When official bank-issued checks were used up, individuals went to their local stationery shop or news agent for supplies and created their own checks. “Usually a guy would write out a set of checks, written in denominations of fives, tens, twenties, and possibly fifties, because these would be easier to negotiate. The idea caught on quickly. Now, a person from Cork wouldn’t necessarily take a Dublin check and vice versa. It was important in these transactions to know the people with whom you were dealing,” added Linton.
Employers soon became keenly aware that their employees needed access to cash to cover the critical needs of their daily lives. Some of the large employers, Guinness among others, issued paychecks in various smaller denominations, rather than one check for the entire salary. That way, they could be used as a medium of exchange, just like cash. Linton added, “Employers, particularly the brewers, started giving paychecks to their employees in denominated checks, and those checks became fully accepted at every drinking establishment in Ireland.”
Additionally, full paychecks for the entire amount of one’s wages, especially from trusted employers, could be readily used as an instrument of payment for goods and services. This is reminiscent of the story where the tourist comes to the inn and puts a $100 bill on the counter, and while he’s investigating the accommodations, several townspeople circulate the $100 to pay off their debts. But in this case, the pub owner or local merchant could validate the creditworthiness of the check.
Economics Professor Antoin E. Murphy of Trinity College Dublin reports, “The nature of the economy greatly facilitated the emergence of this new system. The Republic of Ireland had a population of only three million inhabitants. The small size of the population meant that there was a high degree of personal contact amongst members of the community. Where information was lacking at the personal level, a substitute collective information existed in the form of retail shops numbering around 12,000 and that well- known Irish institution, the public house, 11,000 of which exist in the Republic [which yielded] a pub to population ratio of 1:190.”
The close-knit nature of Irish life, even in the cities, meant that shop owners and publicans knew their regular clientele very well. As Murphy put it, “One does not, after all, serve drink to someone for years without discovering something of his liquid resources.”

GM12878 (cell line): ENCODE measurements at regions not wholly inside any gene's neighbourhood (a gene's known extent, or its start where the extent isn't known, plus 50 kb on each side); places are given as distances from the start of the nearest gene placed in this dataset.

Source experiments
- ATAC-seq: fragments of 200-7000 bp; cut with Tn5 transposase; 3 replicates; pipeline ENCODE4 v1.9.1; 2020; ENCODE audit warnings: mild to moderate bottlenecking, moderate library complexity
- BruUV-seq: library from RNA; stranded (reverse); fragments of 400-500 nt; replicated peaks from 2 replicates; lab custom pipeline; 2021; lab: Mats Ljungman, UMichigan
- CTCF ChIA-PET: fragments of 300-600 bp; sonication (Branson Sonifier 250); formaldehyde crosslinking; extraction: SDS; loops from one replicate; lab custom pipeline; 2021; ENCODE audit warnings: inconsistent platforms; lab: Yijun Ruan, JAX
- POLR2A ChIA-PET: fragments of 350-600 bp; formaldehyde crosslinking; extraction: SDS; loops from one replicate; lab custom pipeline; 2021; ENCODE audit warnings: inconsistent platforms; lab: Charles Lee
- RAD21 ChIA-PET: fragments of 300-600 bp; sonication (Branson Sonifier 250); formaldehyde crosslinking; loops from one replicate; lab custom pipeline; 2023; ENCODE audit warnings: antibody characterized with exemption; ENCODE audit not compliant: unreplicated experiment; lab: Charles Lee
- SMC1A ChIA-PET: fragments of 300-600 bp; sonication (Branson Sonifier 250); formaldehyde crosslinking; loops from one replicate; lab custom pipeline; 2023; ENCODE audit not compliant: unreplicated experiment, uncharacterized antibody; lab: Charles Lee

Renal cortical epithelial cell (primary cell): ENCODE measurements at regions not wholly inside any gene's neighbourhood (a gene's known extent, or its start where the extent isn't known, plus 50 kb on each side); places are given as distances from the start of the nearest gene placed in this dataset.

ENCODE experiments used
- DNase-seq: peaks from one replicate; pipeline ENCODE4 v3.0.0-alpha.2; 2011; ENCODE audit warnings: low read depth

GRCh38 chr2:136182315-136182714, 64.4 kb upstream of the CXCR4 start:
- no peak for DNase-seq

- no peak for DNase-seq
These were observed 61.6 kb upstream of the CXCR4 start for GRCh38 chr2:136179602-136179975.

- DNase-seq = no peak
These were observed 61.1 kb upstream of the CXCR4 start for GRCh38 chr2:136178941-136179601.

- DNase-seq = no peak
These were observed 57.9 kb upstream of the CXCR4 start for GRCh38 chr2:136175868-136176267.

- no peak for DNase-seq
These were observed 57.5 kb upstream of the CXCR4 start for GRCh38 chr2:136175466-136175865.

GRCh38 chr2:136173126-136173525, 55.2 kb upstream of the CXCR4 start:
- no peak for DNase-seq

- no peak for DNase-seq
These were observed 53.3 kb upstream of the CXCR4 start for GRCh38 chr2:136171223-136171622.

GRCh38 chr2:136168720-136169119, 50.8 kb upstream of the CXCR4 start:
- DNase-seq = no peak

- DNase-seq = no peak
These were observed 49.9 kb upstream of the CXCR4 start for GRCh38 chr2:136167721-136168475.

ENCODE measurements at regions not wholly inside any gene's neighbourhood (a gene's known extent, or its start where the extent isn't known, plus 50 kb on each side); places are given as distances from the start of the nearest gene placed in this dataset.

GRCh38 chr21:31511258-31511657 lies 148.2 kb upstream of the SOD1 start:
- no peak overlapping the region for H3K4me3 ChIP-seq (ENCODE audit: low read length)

He continued, “The Irish created an unregulated, totally anarchistic community currency matrix. They were operating on the basis of the Irish pound at the time. But there was nobody in charge and people took the checks they liked and didn’t take the checks they didn’t like. So the whole world just revolved around that simple fact. And, it worked! As soon as the banks opened again, you’re back to fear and deprivation and scarcity. But until that point it had been a wonderful time. High velocity, local circulation, and the pubs as the center of commerce.”
To sum up, the Irish developed a system that enabled them to get on with their lives during a very challenging time, with great success.
According to Murphy’s research, uncleared checks totaled £5 billion when the banks opened again for business. “The direct use of means-of-payment money (bank deposits) was removed from the transaction process. In the absence of this money, exchange activity remained relatively unaffected because the public was prepared to use undated trade credit as the instrument of exchange.”
Another variation of the mutual credit system was used to address a different banking crisis in another decade in another country. In this case, the banks threatened to suspend lines of credit, the lifelines of many businesses. The solution that arose is still in existence today. It is actually a major contributor to that country’s ongoing monetary stability and robustness. It is perhaps surprising to learn that the country where this happened is Switzerland, one of the world’s most economically conservative and stable countries.
This excerpt has been reprinted with permission from Rethinking Money: How New Currencies Turn Scarcity Into Prosperity, published by Berrett-Koehler Publishers, 2013.